As tour operators seek new products to cater to increased demands for socially distanced leisure and recovery from pandemic anxiety, many parts of Vietnam are experiencing a rise in domestic rural and CBT. In an interview with me, a tour director noted that even Hop Thanh, a very remote commune in the Northern mountain of Vietnam, still received steady flows of tourists during the pandemic from its adjunct city of Lao Cai. He thus believed that “there is unlimited potential to develop rural and community-based tourism targeting the urban citizens of Vietnam’s 87 cities”.

The rise of rural and community-based tourism is further supported by government policies to stimulate domestic tourism in Vietnam. Officials in both the Northern mountainous areas and Southern highlands are promoting tours that showcase ethnic minority cultural practices, including weaving and harvesting activities, as well as traditional musical performances to local tourists.

Ms. Vuong Hoang, Head of the Culture and Communication department at Sapa stated in an interview with Laocai TV: “Currently, we are building a few pilot models, in which the homestay designs can be altered to meet the needs of Vietnamese tourists, along with new ‘check-in’ tourist attractions and increasing the quality of food and beverage services.”

Similarly, Khanh Hoa province has issued a strategic plan to support CBT between 2021-2025. This includes over 13.6 billion VND to support homestay design and associated CBT tourism products and services, as well as local capacity tourism training.

Proximity and backyard tourism

The road to tourism’s full recovery is not straightforward. Since the beginning of the pandemic, Vietnam has experienced a few local breakouts of Covid-19, each time leading to massive travel cancellations by domestic tourists and further risks of travel restrictions. Hence, before we can truly move towards a ‘post-Covid’ world, the promotion of ‘proximity tourism’ or ‘staycation’ remains a more relevant strategy during the pandemic.

This type of ‘staycation’ or ‘backyard tourism’ can help both to reduce the risks of being stranded or exposed to Covid-19 for tourists, and to channel some of the pent-up travel demand to support the struggling tourism businesses at home. Amid prolonged travel restrictions, staycation and backyard tourism has been promoted heavily in many countries such as Australia, Singapore and Denmark. In 2020, the Singapore Tourism Board, for instance, just invested S$45 million in the next 9 months to encourage Singapore residents to take a local holiday through the ‘Singapoliday’ campaign.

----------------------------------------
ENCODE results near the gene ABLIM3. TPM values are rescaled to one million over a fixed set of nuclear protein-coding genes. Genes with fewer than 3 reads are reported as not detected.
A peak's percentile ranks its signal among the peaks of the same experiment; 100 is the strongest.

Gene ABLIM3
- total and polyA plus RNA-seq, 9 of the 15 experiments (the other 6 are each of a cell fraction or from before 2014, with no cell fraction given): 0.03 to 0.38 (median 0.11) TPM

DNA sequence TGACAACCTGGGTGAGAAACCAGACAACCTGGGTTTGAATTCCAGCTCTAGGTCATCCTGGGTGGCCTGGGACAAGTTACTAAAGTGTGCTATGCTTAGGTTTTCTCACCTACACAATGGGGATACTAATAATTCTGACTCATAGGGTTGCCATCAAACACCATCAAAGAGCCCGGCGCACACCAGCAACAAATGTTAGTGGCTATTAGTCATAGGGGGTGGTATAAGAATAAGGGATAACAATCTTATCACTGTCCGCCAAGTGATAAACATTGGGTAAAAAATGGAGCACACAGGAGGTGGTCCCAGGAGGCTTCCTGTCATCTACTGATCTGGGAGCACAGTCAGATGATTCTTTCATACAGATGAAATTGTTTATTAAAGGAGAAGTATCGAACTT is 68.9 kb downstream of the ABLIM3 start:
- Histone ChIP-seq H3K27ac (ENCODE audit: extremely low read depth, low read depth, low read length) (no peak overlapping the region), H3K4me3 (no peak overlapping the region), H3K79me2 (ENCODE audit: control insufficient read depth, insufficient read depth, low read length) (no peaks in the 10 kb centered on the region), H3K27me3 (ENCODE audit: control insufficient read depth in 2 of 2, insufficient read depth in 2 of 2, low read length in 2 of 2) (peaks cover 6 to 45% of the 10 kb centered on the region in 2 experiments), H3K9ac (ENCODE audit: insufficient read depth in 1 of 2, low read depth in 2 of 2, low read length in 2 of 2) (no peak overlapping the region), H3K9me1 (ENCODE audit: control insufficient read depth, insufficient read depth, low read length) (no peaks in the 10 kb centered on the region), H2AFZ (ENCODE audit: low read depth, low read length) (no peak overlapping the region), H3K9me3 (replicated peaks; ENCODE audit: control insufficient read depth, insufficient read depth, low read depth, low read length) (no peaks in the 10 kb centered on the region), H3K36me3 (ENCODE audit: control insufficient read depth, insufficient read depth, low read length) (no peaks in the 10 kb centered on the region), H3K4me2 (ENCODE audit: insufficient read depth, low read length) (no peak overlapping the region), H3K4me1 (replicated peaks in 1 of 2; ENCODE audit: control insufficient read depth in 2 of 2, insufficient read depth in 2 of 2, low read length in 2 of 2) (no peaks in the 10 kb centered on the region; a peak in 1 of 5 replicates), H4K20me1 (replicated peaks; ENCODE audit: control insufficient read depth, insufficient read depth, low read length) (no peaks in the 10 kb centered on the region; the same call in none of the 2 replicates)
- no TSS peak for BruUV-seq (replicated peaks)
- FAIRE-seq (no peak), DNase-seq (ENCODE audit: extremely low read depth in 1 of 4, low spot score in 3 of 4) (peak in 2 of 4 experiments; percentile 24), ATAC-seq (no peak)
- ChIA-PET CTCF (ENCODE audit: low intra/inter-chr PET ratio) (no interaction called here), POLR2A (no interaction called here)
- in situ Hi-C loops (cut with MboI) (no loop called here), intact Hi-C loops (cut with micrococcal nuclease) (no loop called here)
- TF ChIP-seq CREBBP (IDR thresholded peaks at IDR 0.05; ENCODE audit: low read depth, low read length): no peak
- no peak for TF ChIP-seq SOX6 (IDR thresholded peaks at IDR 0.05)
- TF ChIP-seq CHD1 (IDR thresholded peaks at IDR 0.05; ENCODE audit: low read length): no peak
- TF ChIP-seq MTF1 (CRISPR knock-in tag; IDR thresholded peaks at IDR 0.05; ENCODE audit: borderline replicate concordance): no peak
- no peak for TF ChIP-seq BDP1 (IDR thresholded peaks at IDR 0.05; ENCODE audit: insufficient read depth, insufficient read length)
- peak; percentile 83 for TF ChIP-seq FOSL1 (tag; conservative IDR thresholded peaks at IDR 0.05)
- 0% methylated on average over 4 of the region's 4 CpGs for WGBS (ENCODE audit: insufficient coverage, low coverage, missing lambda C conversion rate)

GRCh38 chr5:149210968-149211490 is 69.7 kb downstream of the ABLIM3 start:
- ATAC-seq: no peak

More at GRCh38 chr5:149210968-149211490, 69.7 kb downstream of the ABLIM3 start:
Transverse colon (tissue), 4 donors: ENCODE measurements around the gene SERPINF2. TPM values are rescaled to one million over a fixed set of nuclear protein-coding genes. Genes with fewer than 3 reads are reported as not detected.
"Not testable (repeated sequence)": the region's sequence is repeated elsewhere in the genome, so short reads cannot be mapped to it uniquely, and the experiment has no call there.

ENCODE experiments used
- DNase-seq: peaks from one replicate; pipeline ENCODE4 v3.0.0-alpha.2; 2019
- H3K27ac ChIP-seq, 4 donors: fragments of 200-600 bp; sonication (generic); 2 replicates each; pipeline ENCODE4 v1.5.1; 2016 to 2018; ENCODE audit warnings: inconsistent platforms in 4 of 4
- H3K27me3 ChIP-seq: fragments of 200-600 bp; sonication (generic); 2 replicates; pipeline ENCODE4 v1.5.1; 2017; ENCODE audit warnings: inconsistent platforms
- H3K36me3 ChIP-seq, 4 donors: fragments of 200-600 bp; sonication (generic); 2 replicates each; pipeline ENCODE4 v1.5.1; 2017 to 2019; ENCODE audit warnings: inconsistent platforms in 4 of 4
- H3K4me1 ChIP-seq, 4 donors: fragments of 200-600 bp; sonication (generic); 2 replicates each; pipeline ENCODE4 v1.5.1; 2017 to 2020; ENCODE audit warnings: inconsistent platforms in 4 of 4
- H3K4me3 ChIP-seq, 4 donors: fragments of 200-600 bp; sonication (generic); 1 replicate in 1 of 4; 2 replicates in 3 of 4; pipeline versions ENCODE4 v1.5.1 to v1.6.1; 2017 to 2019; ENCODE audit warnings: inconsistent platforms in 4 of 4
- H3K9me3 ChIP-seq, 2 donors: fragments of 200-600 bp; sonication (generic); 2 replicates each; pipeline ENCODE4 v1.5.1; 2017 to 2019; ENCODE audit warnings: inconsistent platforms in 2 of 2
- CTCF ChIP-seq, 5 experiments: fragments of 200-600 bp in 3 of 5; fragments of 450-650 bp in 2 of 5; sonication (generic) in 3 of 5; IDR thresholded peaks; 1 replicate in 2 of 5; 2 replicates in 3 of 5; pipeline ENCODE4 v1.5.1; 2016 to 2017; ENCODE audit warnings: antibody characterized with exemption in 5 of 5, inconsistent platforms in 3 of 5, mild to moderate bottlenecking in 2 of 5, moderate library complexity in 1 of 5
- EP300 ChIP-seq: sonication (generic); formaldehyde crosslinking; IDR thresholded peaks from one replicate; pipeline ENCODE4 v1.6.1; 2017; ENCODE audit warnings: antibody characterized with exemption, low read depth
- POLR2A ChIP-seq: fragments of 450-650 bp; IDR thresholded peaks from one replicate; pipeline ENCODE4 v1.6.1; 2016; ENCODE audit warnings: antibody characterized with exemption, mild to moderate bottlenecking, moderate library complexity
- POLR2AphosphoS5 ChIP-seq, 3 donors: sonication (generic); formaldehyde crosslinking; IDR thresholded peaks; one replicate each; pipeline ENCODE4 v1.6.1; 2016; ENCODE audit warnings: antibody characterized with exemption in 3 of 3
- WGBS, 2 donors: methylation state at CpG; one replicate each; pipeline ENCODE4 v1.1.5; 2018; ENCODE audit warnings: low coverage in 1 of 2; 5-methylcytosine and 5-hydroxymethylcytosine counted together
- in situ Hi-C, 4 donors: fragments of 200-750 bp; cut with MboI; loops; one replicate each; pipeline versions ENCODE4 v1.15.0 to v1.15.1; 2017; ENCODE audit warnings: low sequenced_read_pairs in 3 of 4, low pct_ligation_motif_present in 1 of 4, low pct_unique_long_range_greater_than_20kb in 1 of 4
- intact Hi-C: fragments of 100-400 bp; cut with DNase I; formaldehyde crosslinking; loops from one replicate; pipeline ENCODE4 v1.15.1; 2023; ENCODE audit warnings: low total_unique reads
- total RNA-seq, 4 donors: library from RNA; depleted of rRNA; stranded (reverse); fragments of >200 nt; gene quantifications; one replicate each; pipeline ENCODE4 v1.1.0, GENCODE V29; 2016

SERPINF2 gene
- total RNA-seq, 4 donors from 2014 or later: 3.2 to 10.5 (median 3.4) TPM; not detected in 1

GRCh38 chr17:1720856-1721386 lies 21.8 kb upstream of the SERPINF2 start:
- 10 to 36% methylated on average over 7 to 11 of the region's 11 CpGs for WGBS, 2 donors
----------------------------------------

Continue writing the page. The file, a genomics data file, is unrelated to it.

Besides developing new products, adopting discounted pricing strategy for locals across all tourist attractions can also contribute to stimulating backyard tourism. In the past months, many luxury hotel chains in Hanoi have offered staycation packages for locals to enjoy tourism experience in their city at a reasonable price. For many years, attractions such as Hoi an Impression theme park and Bana Hills have offered special pricing for locals to encourage their frequent visits. During COVID-19, this preferential pricing for locals should be further encouraged.

Conclusion

The Covid-19 pandemic has created significant challenges and changes to Vietnam travel industry. While many of its impacts are detrimental, there are also opportunities to leverage the disruption caused by the pandemic to develop and strengthen Vietnam domestic tourism.

With correct pricing strategies and creative product development that better cater to the needs of the key segments of domestic tourists, destinations in Vietnam can secure a stronger balance between benefits created by the domestic and international tourism market, in turn creating a more resilient travel industry in the long-term.

Potential niches for Vietnam domestic tourism post-Covid-19 pandemic